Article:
In almost a decade in higher ed on both sides of the classroom (and in the middle, as a consultant helping other teachers integrate technology into their courses), I've seen an interesting shift in what's available for teachers, and what they're choosing to use. Back in the late 1990s when I was an undergrad, most teachers who were tech savvy were using standard web pages, slideware (PowerPoint), and email. Right around 1999 the course management system (CMS) started to appear on the scene, and two main choices were available, Blackboard and WebCT. The rivalry between the two occasionally sparked Mac/PC comparisons, with people who liked a slightly more refined interface advocating for Blackboard, and those who argued it had more powerful tools advocating for WebCT. Well, Blackboard won the battle. They swallowed up WebCT last year. Today, Blackboard faces big perception problems after getting a patent on the CMS, then suing some small competitors. This is like Starbucks getting a patent on serving coffee in a cup using the argument that it invented coffee and paper cups, and combined them into a product!
I've used both Blackboard and WebCT in my own teaching, and helped several schools set up both. I initially liked the idea of a single virtual space to enhance and extend a traditional course, but that perception has changed over time. Although the CMS combines everything from discussion board to live chat, file management, assignment submission, online quizzes, etc., you feel like you're spending less time actually using them and more time learning all their quirks and particular ways of doing things. This is my biggest frustration with the CMS.
Then along came the wiki, giving instructors (and me) an incredibly easy tool. Now I was really confused. Why use a CMS when something this easy comes along?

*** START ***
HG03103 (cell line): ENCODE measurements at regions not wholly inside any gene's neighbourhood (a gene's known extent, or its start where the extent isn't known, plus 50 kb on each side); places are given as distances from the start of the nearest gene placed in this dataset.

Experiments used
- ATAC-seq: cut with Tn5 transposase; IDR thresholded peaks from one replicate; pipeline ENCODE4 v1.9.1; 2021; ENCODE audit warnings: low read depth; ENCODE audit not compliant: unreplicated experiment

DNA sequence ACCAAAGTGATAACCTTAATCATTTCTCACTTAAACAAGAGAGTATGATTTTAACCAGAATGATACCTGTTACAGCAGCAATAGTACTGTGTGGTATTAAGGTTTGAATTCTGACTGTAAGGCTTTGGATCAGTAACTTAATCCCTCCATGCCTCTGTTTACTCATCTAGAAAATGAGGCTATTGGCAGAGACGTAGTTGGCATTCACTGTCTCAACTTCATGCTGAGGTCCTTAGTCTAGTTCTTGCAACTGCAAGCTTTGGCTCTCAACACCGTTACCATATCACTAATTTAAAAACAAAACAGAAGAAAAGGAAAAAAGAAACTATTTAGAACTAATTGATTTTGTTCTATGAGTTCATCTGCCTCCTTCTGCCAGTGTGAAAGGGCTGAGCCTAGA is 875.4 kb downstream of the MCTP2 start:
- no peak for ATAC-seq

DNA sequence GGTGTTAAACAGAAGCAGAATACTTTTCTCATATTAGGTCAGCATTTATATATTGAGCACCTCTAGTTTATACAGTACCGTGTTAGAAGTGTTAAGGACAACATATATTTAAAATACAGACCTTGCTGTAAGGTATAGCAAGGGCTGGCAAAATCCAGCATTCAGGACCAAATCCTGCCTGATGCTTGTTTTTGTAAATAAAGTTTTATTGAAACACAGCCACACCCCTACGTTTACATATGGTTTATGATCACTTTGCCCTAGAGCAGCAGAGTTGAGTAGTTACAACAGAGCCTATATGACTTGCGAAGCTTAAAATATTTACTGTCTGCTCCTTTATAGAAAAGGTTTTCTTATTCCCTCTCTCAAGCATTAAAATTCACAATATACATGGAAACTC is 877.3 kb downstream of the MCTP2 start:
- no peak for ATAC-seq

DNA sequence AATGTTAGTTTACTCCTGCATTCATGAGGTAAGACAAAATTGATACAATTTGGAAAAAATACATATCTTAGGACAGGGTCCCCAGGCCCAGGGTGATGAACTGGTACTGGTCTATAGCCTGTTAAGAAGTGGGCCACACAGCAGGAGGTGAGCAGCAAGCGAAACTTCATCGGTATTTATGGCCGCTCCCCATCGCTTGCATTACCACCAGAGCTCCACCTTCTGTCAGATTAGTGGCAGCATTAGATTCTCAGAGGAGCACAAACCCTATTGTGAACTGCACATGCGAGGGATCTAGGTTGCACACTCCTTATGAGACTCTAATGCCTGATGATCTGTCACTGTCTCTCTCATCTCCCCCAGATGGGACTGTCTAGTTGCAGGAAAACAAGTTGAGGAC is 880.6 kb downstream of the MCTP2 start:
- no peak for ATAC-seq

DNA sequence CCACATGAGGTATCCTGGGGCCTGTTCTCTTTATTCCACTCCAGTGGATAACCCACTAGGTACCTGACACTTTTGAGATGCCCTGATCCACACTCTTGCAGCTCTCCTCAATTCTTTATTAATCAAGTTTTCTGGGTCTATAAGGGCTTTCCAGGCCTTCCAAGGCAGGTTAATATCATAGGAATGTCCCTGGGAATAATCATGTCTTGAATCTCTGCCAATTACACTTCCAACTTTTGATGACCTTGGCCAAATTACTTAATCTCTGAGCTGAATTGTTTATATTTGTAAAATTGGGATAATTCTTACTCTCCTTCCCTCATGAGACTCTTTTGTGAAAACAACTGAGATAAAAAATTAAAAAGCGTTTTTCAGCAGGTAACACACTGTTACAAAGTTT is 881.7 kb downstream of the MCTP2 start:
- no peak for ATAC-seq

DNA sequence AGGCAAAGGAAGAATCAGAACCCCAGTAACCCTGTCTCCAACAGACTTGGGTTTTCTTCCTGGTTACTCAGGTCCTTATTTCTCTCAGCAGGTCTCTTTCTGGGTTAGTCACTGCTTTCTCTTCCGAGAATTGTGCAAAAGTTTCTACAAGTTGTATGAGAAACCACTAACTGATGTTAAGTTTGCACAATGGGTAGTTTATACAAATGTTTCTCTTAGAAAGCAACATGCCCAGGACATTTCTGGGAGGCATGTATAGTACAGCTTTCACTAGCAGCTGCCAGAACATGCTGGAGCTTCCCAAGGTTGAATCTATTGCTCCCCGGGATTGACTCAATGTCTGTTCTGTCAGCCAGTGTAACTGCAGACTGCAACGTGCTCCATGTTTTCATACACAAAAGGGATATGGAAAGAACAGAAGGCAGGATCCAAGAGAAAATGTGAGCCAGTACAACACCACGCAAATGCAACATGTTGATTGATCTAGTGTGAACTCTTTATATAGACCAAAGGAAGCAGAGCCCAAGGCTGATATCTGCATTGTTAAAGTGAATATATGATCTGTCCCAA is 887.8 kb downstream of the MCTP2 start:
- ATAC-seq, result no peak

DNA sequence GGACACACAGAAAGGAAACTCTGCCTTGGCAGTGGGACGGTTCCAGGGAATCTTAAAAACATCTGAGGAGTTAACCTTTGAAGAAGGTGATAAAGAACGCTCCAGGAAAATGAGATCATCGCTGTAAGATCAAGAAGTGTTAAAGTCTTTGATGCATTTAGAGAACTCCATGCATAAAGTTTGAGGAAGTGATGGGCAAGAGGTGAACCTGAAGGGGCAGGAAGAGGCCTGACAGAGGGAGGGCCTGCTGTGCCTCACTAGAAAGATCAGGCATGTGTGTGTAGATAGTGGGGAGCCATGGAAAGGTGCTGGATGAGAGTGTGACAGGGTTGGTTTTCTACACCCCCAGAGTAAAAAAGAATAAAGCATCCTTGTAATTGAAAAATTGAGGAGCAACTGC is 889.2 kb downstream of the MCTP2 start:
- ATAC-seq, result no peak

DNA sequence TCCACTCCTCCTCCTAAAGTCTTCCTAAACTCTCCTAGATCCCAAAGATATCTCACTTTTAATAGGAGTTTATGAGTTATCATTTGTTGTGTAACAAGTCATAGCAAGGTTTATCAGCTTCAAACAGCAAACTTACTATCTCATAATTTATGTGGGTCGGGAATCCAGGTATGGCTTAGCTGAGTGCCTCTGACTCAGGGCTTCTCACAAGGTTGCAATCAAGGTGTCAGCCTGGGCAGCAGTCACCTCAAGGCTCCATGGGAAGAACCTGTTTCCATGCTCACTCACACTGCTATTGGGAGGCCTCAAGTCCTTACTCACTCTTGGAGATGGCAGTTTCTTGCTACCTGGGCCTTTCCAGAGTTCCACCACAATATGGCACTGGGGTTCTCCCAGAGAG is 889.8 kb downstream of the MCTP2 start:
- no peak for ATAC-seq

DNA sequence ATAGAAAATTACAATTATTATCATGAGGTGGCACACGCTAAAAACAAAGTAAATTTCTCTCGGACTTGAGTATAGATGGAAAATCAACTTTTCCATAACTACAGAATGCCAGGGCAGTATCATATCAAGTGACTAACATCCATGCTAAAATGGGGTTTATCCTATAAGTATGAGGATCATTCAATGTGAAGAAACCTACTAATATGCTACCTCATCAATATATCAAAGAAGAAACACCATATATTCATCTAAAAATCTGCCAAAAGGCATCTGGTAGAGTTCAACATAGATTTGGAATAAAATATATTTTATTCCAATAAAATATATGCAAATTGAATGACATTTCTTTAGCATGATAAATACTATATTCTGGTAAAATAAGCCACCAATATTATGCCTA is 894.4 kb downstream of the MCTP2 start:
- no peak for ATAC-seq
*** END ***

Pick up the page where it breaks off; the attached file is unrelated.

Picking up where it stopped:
Look who's coming to dinner
When I started using a wiki in 2004 for a science curriculum project I co-founded, it solved a growing problem - how to get the increasing amount of content people were providing onto the site as quickly as possible - and did it brilliantly by letting them directly edit pages. When I first tried it out, I realized there was virtually no learning curve. It's designed to work so intuitively that a person can get right down to business without spending a lot of time figuring out how it works, which breaks down a huge barrier to participation.
But there's an even bigger issue at play here. In the rise of Web 2.0 what we've seen is an increasing emphasis on simple tools that perform one function very well instead of trying to be everything to everyone. Chicago-based 37signals even uses the mantra, "Our products do less than the competition — intentionally." to market their web-based collaboration and project management software.
Because of the high cost of traditional course management systems, universities push for them to be used to justify the investment. However, instructors are more satisifed with a product when it's something they want to use, not something they have to use. Enterprise Web 2.0 tools like the wiki are available at much lower cost, so there's less pressure to justify the investment.
Once you develop a course site in a CMS, you become locked into that platform and can't easily move to something else, whereas with a wiki you're just working with plain text and images, so changing tools involves just a cut and paste (work is underway to build easy converters that will move content from one wiki to another to save you that cut and paste).
But can Web 2.0 tools truly replace something as big as a CMS? In my analysis, the answer is a resounding yes. Whereas Blackboard was designed for instructors, wikis were made for everyone. Blackboard is big, and has more features than most people will ever use. Wiki is small, and has one feature that's simple enough to be applied to any use. The fundamental difference between the two is this: Blackboard is something designed to do everything, and the wiki is something that can do everything because of its design.